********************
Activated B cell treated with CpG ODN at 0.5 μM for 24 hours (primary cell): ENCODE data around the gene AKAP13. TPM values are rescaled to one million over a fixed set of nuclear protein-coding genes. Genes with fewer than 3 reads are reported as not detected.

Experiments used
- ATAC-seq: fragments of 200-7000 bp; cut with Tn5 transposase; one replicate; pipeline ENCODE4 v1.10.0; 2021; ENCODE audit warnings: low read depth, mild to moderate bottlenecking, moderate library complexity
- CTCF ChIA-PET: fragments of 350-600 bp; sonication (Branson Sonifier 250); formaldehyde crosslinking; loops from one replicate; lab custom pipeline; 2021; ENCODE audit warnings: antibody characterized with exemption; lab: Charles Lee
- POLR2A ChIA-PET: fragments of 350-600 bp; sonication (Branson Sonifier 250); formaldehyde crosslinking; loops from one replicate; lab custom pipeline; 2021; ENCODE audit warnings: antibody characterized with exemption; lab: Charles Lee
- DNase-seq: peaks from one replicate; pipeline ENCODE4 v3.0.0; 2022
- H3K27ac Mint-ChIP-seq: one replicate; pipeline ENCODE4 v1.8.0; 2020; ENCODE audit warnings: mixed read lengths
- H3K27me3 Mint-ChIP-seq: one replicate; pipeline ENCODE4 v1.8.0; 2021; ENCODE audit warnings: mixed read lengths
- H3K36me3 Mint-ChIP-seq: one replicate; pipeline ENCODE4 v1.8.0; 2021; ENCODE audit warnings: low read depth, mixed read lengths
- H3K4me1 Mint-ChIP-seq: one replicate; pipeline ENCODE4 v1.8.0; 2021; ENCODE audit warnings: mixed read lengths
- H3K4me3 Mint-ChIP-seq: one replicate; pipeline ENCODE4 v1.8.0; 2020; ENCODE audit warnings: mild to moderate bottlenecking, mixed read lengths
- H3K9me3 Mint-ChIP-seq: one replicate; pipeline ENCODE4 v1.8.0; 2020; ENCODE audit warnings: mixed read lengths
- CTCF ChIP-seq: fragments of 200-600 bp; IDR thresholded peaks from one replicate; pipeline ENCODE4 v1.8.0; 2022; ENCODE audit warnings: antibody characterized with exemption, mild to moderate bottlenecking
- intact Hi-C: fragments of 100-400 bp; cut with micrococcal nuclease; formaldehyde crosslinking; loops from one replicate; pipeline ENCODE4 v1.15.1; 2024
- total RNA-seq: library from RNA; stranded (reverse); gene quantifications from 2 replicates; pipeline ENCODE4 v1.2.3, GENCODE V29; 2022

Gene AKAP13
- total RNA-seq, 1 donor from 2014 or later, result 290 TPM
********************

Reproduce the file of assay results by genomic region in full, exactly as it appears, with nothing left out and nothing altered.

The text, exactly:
Activated B cell treated with CpG ODN at 0.5 μM for 24 hours (primary cell): ENCODE data around the gene AKAP13. TPM values are rescaled to one million over a fixed set of nuclear protein-coding genes. Genes with fewer than 3 reads are reported as not detected.

Experiments used
- ATAC-seq: fragments of 200-7000 bp; cut with Tn5 transposase; one replicate; pipeline ENCODE4 v1.10.0; 2021; ENCODE audit warnings: low read depth, mild to moderate bottlenecking, moderate library complexity
- CTCF ChIA-PET: fragments of 350-600 bp; sonication (Branson Sonifier 250); formaldehyde crosslinking; loops from one replicate; lab custom pipeline; 2021; ENCODE audit warnings: antibody characterized with exemption; lab: Charles Lee
- POLR2A ChIA-PET: fragments of 350-600 bp; sonication (Branson Sonifier 250); formaldehyde crosslinking; loops from one replicate; lab custom pipeline; 2021; ENCODE audit warnings: antibody characterized with exemption; lab: Charles Lee
- DNase-seq: peaks from one replicate; pipeline ENCODE4 v3.0.0; 2022
- H3K27ac Mint-ChIP-seq: one replicate; pipeline ENCODE4 v1.8.0; 2020; ENCODE audit warnings: mixed read lengths
- H3K27me3 Mint-ChIP-seq: one replicate; pipeline ENCODE4 v1.8.0; 2021; ENCODE audit warnings: mixed read lengths
- H3K36me3 Mint-ChIP-seq: one replicate; pipeline ENCODE4 v1.8.0; 2021; ENCODE audit warnings: low read depth, mixed read lengths
- H3K4me1 Mint-ChIP-seq: one replicate; pipeline ENCODE4 v1.8.0; 2021; ENCODE audit warnings: mixed read lengths
- H3K4me3 Mint-ChIP-seq: one replicate; pipeline ENCODE4 v1.8.0; 2020; ENCODE audit warnings: mild to moderate bottlenecking, mixed read lengths
- H3K9me3 Mint-ChIP-seq: one replicate; pipeline ENCODE4 v1.8.0; 2020; ENCODE audit warnings: mixed read lengths
- CTCF ChIP-seq: fragments of 200-600 bp; IDR thresholded peaks from one replicate; pipeline ENCODE4 v1.8.0; 2022; ENCODE audit warnings: antibody characterized with exemption, mild to moderate bottlenecking
- intact Hi-C: fragments of 100-400 bp; cut with micrococcal nuclease; formaldehyde crosslinking; loops from one replicate; pipeline ENCODE4 v1.15.1; 2024
- total RNA-seq: library from RNA; stranded (reverse); gene quantifications from 2 replicates; pipeline ENCODE4 v1.2.3, GENCODE V29; 2022

Gene AKAP13
- total RNA-seq, 1 donor from 2014 or later, result 290 TPM